Piano Wolf Recordings
By Scott Roberts
“It’s not easy to be happy and get way with it,” sings Ed Harcourt on “Haywired,” the second song on his winning new CD Lustre, but somehow he seems to have found a way to do both. On his fifth full-length release, and the first on his own label, Harcourt makes no qualms about his buoyant — though possibly guarded — mood. From the family portrait of his wife and baby daughter on the cover that suggests both strength and a certain loneliness in togetherness, to the pop-timistic music found throughout the disc, Lustre is a beautifully realized work that may be Harcourt’s best yet.
The title cut and album opener is basically a list of things to be thankful for in the face of adversity and sets the tone both musically and lyrically for the songs to follow. Harcourt has always been slightly sunnier than most of the artists used for comparison (Nick Cave, Tom Waits), but this time around, he seems to have nearly fully embraced his inner Brian Wilson. With a voice that can be as forceful as Bono’s (but somehow without the requisite arrogance) or as breathy as The Zombies’ Colin Blunstone, Harcourt conveys both his love of family as well as for classic chamber pop. From the odd showtune-like “Heart of A Wolf” to the elegiac “Killed By The Morning Sun,” each of Lustre’s eleven tunes is a carefully crafted mini-masterpiece. If this were 1974 rather than 2010, the potential for radio hits would be Thriller-like.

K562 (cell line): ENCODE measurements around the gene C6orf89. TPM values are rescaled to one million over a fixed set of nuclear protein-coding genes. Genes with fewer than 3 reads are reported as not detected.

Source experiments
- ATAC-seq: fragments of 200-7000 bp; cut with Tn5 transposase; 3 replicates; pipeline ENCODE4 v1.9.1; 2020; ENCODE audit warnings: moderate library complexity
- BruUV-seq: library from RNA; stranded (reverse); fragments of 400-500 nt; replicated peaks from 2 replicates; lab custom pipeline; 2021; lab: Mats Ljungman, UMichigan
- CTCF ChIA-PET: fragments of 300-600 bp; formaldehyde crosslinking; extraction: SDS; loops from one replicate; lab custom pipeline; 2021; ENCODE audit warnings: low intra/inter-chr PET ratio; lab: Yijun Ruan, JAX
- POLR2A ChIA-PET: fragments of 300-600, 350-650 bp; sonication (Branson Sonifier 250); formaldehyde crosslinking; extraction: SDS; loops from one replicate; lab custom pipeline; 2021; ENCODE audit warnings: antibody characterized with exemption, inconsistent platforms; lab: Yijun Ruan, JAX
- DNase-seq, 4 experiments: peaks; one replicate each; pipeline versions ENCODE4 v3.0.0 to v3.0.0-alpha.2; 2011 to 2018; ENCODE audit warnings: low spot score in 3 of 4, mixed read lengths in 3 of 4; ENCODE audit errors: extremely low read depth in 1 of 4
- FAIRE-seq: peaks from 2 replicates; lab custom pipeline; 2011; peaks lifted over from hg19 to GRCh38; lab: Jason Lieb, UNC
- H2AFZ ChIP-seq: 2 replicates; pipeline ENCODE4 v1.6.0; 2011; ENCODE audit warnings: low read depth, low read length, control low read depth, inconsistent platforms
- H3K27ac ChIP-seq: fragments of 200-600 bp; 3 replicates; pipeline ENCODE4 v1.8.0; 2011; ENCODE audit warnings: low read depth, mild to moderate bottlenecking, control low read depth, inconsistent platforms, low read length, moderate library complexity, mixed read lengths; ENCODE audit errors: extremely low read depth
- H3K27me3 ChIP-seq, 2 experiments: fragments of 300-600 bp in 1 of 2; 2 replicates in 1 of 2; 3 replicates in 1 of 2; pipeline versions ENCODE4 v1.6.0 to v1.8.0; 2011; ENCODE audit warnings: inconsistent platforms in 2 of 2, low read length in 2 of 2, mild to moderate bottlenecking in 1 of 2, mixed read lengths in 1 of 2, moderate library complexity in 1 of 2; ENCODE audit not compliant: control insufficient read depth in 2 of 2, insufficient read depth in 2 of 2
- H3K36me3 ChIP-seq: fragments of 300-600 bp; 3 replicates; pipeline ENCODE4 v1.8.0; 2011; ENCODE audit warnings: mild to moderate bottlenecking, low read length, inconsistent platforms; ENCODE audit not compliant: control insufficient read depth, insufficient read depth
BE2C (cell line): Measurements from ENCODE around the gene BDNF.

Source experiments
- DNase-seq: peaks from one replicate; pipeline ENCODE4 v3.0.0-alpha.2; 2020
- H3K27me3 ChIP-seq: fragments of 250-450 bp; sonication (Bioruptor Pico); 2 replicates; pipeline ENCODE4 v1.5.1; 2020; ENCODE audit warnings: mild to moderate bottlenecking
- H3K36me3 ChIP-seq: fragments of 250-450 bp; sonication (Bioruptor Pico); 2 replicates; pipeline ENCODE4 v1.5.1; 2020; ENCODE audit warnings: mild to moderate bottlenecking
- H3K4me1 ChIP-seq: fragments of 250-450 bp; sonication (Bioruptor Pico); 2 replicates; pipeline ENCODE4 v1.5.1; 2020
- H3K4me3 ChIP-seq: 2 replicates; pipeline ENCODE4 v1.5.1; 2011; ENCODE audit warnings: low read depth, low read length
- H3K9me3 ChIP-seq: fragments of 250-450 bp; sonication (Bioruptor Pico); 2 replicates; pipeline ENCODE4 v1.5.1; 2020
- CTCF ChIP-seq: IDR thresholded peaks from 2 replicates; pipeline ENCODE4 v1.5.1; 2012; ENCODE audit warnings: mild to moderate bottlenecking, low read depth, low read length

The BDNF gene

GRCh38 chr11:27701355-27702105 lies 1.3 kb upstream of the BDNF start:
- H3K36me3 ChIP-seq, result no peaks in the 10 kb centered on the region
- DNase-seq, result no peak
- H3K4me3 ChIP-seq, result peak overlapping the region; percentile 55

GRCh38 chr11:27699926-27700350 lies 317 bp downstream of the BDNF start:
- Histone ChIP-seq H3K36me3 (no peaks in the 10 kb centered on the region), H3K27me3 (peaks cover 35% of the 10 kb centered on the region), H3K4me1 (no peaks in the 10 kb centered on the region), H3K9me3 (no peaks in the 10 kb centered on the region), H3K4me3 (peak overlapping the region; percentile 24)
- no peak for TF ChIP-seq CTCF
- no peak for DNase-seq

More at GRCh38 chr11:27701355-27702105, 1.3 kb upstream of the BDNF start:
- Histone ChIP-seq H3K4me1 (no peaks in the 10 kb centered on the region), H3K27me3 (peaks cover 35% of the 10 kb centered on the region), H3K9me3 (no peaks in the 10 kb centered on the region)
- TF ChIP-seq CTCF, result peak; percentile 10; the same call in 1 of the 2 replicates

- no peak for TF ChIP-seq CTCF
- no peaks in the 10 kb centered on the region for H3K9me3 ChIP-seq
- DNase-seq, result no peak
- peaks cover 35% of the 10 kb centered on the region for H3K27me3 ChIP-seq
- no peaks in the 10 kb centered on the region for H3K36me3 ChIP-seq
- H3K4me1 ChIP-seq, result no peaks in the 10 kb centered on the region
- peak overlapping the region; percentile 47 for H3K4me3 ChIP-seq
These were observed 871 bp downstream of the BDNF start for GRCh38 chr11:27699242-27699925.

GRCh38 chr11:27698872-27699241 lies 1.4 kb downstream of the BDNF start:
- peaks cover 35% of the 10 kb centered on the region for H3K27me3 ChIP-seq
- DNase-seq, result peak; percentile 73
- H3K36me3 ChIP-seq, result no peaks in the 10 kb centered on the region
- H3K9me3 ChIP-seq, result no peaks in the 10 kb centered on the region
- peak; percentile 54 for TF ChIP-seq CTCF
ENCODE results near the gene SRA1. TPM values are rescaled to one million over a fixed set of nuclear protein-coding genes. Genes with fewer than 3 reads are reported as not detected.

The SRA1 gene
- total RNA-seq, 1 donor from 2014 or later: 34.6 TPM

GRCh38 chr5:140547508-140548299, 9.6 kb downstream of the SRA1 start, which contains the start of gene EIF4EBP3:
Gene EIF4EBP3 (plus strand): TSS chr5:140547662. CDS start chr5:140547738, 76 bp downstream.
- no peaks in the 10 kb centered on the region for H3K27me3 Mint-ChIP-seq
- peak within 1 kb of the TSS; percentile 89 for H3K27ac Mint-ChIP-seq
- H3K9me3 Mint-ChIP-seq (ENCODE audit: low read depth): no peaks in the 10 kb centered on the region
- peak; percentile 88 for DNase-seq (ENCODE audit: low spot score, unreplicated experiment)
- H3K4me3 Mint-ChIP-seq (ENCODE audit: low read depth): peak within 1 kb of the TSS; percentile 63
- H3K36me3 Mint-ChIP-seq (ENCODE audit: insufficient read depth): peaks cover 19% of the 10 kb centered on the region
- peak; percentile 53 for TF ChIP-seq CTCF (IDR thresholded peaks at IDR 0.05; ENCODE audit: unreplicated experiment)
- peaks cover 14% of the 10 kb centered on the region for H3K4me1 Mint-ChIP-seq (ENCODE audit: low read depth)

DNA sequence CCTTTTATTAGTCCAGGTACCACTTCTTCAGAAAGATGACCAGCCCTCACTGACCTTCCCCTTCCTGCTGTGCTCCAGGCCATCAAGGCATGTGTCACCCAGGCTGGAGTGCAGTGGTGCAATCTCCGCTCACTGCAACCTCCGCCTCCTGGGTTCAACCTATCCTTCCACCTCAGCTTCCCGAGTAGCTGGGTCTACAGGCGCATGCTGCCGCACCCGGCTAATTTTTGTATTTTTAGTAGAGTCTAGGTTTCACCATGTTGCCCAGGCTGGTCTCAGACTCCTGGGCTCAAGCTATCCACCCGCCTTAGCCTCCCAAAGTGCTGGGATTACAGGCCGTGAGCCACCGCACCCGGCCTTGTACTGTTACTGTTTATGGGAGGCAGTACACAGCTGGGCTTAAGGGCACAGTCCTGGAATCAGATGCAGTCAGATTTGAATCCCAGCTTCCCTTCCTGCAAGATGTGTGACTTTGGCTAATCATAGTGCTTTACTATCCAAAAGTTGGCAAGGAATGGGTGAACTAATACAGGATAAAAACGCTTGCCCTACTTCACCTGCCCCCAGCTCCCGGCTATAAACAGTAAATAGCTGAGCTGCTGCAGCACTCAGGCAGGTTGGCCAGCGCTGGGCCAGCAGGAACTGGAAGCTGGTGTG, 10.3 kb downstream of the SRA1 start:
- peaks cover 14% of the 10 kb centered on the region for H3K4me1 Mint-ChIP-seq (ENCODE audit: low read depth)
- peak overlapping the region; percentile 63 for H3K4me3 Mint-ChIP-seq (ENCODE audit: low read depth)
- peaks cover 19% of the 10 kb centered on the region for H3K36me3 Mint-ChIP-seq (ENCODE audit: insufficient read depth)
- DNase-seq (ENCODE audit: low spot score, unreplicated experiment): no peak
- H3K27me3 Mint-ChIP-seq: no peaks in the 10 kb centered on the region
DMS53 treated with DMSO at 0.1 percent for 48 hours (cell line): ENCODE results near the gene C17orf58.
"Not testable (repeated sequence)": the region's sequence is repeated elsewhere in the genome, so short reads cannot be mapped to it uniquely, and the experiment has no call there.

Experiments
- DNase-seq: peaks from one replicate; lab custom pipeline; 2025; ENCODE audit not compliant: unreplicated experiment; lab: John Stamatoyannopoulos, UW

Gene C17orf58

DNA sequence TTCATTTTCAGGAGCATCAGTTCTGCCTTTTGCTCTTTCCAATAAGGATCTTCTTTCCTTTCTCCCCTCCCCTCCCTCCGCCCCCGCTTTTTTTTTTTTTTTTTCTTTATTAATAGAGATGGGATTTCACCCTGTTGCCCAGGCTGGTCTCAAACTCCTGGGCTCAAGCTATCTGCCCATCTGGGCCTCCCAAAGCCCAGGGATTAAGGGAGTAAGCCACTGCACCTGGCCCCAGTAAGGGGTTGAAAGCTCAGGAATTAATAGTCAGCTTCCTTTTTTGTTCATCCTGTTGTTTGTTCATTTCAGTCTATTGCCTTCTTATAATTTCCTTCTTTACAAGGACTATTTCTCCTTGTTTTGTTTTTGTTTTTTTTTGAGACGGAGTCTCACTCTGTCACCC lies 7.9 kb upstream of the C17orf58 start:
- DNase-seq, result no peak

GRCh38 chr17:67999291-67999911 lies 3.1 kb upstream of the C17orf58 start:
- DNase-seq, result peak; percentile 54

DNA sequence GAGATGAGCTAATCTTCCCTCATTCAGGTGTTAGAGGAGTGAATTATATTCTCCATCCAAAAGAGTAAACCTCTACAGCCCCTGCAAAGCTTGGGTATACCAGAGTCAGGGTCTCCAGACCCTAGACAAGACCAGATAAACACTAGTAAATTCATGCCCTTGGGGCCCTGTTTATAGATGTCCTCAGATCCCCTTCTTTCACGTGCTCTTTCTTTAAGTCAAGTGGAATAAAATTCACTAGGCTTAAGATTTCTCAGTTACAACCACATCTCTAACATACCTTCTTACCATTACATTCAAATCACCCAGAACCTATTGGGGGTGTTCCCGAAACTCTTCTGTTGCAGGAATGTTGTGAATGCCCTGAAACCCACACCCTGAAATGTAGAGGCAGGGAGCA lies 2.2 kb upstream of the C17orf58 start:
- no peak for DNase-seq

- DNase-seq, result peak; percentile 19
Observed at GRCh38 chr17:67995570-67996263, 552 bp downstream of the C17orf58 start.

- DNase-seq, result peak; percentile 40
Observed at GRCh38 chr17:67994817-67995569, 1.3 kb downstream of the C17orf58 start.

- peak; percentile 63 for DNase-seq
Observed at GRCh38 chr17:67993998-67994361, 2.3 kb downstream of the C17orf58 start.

“Please don’t break me from this spell/I’ve found a little bit of heaven in this world of hell.” Ed Harcourt pleadingly sings these words over the infectious piano-driven melody of the aforementioned “Haywired” and anyone who appreciate beautifully crafted and executed pop music might well say the same thing about Lustre, a truly glorious piece of work and one of the finest releases of the year.
Ed Harcourt plays Variety Playhouse with James, September 22.